Young people in Japan are being swept along on a wave of resurgent rightwing sentiment set in motion by the Abe administration.
The Asahi Shimbun reported on Sunday that 33 percent of twenty-somethings in Japan believe the Pacific War was not a war of aggression, compared to 28 percent in their thirties and 24 percent in their 40s and 50s.
The proportion of those who believe Japan did start the war was just 45 percent among those in their 20s and 37 percent in their 30s, compared to 57 percent in their 40s and 60 percent among in their 50s.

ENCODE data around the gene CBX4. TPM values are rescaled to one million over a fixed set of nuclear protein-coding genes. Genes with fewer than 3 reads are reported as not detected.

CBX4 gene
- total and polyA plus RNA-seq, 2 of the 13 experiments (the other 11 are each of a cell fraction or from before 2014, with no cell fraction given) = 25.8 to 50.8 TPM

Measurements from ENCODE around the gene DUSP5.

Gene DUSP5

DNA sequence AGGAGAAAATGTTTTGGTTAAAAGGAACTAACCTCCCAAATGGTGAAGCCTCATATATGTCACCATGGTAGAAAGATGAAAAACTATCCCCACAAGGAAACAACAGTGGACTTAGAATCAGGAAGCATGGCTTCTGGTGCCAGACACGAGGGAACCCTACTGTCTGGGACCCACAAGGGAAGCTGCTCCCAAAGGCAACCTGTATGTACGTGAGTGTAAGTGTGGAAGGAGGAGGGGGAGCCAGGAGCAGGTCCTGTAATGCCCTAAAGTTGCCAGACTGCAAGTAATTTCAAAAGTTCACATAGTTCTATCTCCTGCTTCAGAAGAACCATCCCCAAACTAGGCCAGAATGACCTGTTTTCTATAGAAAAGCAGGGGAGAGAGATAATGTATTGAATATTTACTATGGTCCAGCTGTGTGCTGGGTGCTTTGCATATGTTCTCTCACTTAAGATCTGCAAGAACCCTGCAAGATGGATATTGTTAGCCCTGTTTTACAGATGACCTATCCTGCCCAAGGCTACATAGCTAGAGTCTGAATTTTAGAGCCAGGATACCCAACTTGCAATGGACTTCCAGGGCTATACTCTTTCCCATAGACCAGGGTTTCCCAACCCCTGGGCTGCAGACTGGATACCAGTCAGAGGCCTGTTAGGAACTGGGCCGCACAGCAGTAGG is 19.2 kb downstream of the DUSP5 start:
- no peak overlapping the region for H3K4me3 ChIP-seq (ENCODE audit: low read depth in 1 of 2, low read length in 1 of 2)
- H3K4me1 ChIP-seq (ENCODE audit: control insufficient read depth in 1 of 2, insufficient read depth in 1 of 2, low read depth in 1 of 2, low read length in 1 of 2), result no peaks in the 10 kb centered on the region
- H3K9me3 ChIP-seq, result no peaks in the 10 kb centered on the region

Young people are poorly educated in the country's recent history. Asked whether they knew that wartime leader Hideki Tojo and other convicted war criminals are being honored at the Yasukuni Shrine, 43 percent of those in their 20s answered no.
They also showed stronger leanings toward racism, with 22 percent agreeing that ethnic Koreans should leave Japan, compared to 19 percent among those in their 30s.
The young generation generally see the rightwing government of Shinzo Abe as a force for reform. Those in their 20s gave the ruling Liberal Democratic Party a score of 3.03 points on a six-point scale between reform-minded and conservative, and those in their 30s 3.09 points.
The Abe administration boosted the budget for teaching patriotism from 800 million yen to 1.4 billion yen for next year, and experts believe these efforts are already reflected in the poll.